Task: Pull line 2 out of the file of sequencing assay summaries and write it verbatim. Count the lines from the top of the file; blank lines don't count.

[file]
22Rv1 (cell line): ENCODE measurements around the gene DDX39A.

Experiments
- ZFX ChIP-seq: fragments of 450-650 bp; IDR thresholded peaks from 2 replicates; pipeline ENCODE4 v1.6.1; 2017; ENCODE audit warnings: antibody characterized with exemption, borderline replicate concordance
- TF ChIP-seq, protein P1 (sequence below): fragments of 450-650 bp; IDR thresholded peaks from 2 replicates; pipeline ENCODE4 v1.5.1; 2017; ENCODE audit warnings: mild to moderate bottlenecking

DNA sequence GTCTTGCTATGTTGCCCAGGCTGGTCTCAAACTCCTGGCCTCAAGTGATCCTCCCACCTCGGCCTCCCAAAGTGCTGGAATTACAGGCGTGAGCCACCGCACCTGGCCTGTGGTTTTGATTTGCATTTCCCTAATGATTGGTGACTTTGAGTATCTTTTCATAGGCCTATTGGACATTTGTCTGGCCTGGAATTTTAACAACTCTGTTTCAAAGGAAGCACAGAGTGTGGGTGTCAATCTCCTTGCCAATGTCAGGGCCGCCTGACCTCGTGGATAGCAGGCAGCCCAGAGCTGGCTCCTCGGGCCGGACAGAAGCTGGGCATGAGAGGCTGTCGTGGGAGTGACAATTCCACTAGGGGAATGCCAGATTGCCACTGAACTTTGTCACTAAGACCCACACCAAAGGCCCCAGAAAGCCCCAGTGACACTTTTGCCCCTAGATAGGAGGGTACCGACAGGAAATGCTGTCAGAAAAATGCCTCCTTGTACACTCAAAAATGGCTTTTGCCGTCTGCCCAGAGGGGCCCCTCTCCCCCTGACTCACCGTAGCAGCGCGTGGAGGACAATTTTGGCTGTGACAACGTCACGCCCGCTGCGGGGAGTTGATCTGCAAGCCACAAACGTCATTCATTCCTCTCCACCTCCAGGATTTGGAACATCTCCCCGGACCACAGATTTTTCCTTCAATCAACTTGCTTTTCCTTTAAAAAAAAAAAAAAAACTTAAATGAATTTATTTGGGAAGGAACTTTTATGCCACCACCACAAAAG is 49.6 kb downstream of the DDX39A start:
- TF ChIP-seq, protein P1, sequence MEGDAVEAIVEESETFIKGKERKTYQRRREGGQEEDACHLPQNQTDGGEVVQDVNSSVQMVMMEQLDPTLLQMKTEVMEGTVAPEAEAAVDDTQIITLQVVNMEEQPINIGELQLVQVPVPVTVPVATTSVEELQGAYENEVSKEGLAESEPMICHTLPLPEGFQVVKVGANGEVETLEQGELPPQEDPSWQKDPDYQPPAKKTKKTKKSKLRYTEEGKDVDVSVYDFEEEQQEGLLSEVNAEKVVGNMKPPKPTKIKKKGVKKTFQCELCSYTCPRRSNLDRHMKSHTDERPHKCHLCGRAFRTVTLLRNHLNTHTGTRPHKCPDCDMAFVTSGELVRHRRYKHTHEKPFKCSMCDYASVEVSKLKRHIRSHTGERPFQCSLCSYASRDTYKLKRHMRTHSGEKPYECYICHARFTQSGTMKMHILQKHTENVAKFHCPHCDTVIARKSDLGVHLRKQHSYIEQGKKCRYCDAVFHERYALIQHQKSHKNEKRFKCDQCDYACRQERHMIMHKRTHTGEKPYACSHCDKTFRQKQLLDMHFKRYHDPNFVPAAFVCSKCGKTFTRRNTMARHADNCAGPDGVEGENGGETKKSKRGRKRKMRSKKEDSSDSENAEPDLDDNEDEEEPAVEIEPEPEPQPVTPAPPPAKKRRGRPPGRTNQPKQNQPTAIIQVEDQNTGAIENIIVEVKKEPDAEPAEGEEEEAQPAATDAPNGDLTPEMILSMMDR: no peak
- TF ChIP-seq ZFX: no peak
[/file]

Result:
Experiments